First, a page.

In more mundane, less space-stabby terms, we experience executive dysfunction when we can’t do what we know we want or need. This could be something we really want, too — a simple need like getting out of bed to eat in the morning. Or preparing properly for work. All too often, executive function disorders keep very capable athletes, scholars, game developers, and astronauts figuratively and literally grouned until the day comes when they give up on their dreams.
I am bad with deadlines. I recently found out that I missed an important court filing deadline in a civil case; this came on top of the effects of letting the organization of my university classroom teaching become at times jumbled and confusing. At no point did I look up and say, “I am too good to do this dumb thing.” In most cases, I really wanted it. Because this works exactly the same way for things like “writing the trans time travel novel” or “working on that Star Trek pastiche in RPG Maker” or even things like “going out with friends” or “chatting with my wonderful boyfriend.” The thing is, our brains are spending all of the energy it takes to to do the thing we’re not doing on not doing it — on finding reasons why we can’t, why it’s too hard, too risky. But we know it’s easier to just do it, and we don’t need condescending lectures to that effect. The truth is that this is in many cases, like mine, a biochemical problem requiring drug treatment. Freud would probably have said this was a case of an overactive superego — he’s not taken seriously in psychology anymore, but it’s a worthwhile case to consider.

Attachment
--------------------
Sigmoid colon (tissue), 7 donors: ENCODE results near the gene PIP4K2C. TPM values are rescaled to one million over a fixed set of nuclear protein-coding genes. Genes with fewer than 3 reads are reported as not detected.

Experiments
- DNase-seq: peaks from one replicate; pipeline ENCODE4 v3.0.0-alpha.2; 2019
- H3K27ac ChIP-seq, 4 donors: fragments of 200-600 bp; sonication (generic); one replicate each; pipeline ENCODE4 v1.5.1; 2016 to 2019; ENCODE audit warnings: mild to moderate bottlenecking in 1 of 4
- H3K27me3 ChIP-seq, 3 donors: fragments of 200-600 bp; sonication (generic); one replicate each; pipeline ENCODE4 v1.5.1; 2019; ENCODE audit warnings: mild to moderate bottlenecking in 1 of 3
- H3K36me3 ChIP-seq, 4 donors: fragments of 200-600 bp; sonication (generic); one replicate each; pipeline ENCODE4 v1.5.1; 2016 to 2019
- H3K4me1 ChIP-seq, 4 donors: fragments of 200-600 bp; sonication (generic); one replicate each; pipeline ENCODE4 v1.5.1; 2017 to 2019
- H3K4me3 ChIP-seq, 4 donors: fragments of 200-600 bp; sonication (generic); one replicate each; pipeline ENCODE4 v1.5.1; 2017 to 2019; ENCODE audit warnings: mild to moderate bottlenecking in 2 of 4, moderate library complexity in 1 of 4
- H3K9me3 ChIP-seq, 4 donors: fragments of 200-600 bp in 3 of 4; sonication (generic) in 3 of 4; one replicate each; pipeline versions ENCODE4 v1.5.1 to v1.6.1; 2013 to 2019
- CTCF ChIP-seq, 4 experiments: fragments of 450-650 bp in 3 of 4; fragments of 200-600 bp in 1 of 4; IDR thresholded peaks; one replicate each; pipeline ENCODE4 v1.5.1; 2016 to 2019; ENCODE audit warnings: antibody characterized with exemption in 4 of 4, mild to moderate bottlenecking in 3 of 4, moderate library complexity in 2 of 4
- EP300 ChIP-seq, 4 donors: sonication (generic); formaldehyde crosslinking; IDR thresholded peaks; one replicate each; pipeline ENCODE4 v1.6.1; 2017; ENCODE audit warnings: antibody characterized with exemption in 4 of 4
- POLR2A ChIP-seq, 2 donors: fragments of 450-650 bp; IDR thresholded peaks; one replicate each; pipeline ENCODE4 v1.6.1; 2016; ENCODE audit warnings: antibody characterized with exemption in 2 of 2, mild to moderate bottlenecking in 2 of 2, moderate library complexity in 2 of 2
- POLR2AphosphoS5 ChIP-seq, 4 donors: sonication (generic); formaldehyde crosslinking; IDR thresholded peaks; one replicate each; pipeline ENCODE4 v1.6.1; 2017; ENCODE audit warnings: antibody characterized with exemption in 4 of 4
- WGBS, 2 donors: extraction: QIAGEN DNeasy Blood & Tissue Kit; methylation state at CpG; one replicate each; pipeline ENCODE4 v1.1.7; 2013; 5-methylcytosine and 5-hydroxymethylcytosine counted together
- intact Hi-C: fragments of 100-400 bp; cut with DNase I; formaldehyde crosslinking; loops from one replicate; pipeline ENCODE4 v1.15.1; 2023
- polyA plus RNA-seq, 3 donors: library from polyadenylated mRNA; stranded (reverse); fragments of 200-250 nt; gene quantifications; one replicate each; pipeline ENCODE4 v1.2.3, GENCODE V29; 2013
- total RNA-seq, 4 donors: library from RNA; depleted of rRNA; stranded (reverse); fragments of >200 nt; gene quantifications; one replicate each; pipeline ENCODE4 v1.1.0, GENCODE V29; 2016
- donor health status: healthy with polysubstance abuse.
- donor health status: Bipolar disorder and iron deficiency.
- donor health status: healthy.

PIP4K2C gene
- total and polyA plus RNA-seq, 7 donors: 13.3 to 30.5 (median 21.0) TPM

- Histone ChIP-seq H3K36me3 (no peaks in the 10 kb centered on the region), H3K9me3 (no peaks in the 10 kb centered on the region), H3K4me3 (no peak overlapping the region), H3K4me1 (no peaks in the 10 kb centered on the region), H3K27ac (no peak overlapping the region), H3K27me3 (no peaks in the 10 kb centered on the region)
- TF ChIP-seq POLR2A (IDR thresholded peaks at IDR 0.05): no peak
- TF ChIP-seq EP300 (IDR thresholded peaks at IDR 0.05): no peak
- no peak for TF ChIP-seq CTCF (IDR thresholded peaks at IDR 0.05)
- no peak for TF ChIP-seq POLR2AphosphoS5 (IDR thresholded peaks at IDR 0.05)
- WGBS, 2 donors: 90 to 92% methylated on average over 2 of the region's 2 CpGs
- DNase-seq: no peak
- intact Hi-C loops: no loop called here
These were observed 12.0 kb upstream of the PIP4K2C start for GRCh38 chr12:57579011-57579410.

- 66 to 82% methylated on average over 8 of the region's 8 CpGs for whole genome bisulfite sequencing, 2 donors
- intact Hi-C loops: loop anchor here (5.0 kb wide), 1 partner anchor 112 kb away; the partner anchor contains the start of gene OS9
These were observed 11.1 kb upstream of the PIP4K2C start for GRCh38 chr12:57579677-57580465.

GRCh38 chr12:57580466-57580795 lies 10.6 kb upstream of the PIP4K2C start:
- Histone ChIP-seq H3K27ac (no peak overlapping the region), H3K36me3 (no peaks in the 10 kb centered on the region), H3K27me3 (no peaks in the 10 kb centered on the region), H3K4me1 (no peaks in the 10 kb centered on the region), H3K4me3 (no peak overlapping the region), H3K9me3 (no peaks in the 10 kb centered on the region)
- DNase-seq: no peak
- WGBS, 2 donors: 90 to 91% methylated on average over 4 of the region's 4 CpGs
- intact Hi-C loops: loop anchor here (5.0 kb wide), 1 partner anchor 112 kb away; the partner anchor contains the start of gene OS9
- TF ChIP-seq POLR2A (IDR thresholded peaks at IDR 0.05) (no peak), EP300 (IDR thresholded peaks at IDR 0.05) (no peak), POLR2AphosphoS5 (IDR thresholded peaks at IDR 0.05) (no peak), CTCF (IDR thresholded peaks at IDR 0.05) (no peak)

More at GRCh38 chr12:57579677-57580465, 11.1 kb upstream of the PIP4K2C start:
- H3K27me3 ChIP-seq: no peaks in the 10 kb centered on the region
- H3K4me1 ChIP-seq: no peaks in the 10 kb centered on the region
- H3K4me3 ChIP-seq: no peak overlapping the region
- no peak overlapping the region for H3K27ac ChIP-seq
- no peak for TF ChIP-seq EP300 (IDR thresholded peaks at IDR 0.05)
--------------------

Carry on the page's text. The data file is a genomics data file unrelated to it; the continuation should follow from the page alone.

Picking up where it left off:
But these are truly disabling conditions. I want to do the work — hell, I enjoy the work — that I do. My brain just generates sucessive reasons why I can’t, and this can be momentarily treated with amphematamine therapy (momentary as in, it doesn’t cure the condition, you have to keep taking the medication).
Many of my friends, whether because of situations like mine where they were undiagnosed as children, international medical record situations, or past substance abuse — often because they were denied medication that could be supervised by a doctor out of these other concerns — have not been able to obtain amphematine treatment, or even treatment with the “lesser” stimulant modafanil. I myself am facing questions from my doctor because, in an episode of being off of my ADHD medications, I sent her a somewhat incoherent email because, first of all, my phone keyboard is shit, but second, because proofreading, revising and following through are all things I want to do, may even like to do, but I just couldn’t do them. And because of that my lifelong illness is at risk of intesifying if I can’t convince my doctor that I’m just terrified out of my fucking mind at the prospect of adulting.
I’ll close with this: I love Star Wars: Rogue One. On a day when my executive function is working I could watch it twice and then write two essays about it.But right now, as I’m feeling like shit and terrified of losing my medication? I can’t even pull up the video player.
Executive function disorder is living hell on Earth. I won’t even apologize for e-begging — I have a job for now, but please help me survive and afford the bare necessities; I have PayPal at paypal.me/eleanorlockhart .
If I could get up and accomplish my dreams, I would. For years they’ve been locked behind massive pharmaceutical gates that have proved impossible to breach. Many others are even worse off. Don’t call us lazy.